Find yourself wanting a Dakar style adventure but no bikes on the market that meet your specific list of needs? Honda may have an answer with a brand new rendition of their adventure race derived Africa Twin.
Honda is delighted to announce the return of one of motorcycling’s most celebrated and evocative names—the Africa Twin. Having clearly shown the direction of its development and intent with the reveal of the True Adventure prototype at EICMA in November 2014, American Honda can now confirm that the all-new CRF1000L Africa Twin will be in U.S. dealers early next year.
Some motorcycles encapsulate perfectly what an adventure motorcycle is all about. The original XRV650 Africa Twin—which debuted in 1989 after Honda’s four successive wins in the Dakar Rally—was one such machine. Its go-anywhere ability, rugged durability, agile handling and all-day comfort made it the perfect partner with which to explore. And it helped to define a motorcycling segment that has now grown into one of the most popular worldwide. The new Africa Twin remains true to all the attributes and abilities of the XRV650 and its successor, the XRV750, while adding the benefits of everything Honda has learned on and off-road over the last decade, including Team HRC’s return to the Dakar in 2013.
Furthermore, in a first for the category, the Africa Twin will feature the option of a new evolution of Honda’s Automatic Dual Clutch Transmission (DCT) technology, which remains unique to Honda in motorcycling. This latest evolution of DCT has been specifically developed and programmed to provide the off-road ability with which the Africa Twin is synonymous.
The all-new CRF1000L Africa Twin is set to redefine expectations of just what a large-capacity adventure motorcycle can and should be capable of, both on and off-road, and it opens an entirely new chapter in Honda’s illustrious history of dual-purpose motorcycles made for true adventure.
THE AFRICA TWIN AND THE DAKAR RALLY
The NXR750V, a full HRC race machine, faced stiff competition in the grueling Dakar Rally through the late 1980s but won in 1986 and 1987 in the hands of Cyril Neveu, in ’88 with Edi Orioli and finally in ’89 piloted by Gilles Lalay. The road-going XRV650 Africa Twin was produced in 1988 and ’89 by HRC in tribute to their efforts, and it laid the foundation of what would become a legendary machine.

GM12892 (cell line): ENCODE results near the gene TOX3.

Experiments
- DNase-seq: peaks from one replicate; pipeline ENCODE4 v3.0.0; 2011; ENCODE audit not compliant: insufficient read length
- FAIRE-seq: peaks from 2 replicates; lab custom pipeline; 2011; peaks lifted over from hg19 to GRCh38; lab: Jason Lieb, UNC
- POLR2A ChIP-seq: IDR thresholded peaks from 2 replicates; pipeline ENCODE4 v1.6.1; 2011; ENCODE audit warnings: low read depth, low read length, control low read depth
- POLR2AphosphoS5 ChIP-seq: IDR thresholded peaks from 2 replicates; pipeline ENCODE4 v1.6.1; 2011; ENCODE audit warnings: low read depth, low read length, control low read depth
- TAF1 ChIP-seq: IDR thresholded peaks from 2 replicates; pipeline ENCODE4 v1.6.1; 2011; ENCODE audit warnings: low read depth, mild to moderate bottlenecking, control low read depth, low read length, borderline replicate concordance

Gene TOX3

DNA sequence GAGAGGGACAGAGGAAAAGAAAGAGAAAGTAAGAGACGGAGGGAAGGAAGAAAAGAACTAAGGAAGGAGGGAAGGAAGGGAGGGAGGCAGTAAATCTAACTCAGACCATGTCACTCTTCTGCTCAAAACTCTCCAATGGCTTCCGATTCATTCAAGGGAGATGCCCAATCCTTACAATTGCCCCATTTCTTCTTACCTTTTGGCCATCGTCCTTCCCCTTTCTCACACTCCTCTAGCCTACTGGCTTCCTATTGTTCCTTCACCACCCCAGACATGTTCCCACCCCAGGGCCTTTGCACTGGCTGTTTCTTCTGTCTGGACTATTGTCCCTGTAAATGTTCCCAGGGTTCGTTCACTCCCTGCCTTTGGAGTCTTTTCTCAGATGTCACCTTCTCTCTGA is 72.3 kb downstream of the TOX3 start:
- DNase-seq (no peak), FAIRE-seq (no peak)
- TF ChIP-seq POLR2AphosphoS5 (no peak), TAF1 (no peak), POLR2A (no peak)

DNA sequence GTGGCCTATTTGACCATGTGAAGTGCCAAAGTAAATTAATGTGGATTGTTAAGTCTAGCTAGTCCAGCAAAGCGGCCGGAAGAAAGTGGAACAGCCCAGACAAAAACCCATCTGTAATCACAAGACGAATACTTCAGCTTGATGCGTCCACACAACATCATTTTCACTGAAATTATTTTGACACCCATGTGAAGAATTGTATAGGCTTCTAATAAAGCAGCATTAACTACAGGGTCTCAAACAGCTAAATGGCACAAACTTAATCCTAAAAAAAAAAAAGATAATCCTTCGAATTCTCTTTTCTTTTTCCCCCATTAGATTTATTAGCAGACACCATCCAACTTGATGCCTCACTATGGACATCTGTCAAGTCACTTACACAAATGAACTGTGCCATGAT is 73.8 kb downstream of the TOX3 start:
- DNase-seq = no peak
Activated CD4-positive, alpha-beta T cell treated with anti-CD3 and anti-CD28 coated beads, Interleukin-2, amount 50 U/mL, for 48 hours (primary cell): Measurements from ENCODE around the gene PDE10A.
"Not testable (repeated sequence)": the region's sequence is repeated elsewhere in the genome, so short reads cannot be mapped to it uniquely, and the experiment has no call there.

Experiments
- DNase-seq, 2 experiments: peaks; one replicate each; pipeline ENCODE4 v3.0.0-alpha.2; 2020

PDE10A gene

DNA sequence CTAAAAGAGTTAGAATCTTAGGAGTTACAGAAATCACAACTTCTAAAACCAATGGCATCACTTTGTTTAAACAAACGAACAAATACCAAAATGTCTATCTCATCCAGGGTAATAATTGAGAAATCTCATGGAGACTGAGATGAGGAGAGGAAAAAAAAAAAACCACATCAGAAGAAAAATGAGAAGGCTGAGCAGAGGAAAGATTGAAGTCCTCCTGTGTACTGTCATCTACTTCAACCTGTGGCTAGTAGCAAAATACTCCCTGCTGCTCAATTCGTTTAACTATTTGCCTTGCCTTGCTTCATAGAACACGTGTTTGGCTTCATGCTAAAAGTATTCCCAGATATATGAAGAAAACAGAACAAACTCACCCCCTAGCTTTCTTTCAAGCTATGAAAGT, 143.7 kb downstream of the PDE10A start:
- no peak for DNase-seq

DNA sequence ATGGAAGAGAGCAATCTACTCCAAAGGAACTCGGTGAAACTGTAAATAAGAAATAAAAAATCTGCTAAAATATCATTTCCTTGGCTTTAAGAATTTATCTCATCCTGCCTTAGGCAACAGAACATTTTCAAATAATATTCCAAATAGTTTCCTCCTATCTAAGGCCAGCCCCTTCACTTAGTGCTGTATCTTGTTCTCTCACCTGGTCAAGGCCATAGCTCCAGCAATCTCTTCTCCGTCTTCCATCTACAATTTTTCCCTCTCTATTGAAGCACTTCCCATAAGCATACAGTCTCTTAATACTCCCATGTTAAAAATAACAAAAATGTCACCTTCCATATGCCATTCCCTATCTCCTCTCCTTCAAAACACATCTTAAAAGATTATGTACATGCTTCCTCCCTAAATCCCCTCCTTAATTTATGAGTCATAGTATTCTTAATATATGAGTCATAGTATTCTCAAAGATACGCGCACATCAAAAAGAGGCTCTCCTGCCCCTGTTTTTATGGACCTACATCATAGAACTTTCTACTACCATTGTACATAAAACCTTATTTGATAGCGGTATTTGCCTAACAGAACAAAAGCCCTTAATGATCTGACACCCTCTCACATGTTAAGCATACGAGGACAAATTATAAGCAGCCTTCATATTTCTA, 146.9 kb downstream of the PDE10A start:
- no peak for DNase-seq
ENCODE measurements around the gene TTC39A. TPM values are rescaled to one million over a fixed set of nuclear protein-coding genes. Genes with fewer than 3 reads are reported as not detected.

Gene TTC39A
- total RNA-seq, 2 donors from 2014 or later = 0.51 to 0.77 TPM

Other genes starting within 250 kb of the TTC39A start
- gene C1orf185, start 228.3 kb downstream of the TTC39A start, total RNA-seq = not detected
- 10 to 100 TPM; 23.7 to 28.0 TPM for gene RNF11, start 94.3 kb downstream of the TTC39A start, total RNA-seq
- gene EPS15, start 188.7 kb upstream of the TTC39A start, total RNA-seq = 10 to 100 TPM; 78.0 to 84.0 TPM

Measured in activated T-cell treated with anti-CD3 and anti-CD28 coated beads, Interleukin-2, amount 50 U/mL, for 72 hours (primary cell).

In late 1989 the XRV750 Africa Twin was launched and quickly became an adventure touring benchmark. It featured a 742cc, 6-valve liquid-cooled V-twin engine (producing 60 hp and 46.2 lb.-ft. torque), long-travel suspension, a large fuel tank, chain final drive, a 21-inch front wheel (widening off-road tire choice) and dual front disc brakes. Revised twice and in production until 2003, it remains a sought-after machine today, with good examples commanding premium prices.
HONDA’S CURRENT DAKAR RALLY EFFORT
After a 24-year absence, Honda returned to the Dakar Rally in 2013 with Team HRC. For that edition of the race (now run in South America) they developed the CRF450 RALLY—a motorcycle based around the enduro-spec single-cylinder CRF450X—and entered three riders; Team HRC reached their primary target of all machines reaching the finish line.
In 2014, with a completely new CRF450 RALLY, Team HRC brought a five-man squad to the event; Spaniard Joan Barreda went on to take five stage wins.
The 2015 event saw Team HRC come even closer to their ultimate goal, with Portugal’s Paolo Goncalves finishing runner-up in Buenos Aires. Team HRC scored the greatest number of stage victories and Joan Barreda proved an unyielding leader throughout the first week of the rally, collecting more stage wins than any other rider in the 2015 edition. Laia Sanz, in ninth, surpassed all of her own objectives and made history by finishing higher than any other female in the history of the Dakar Rally.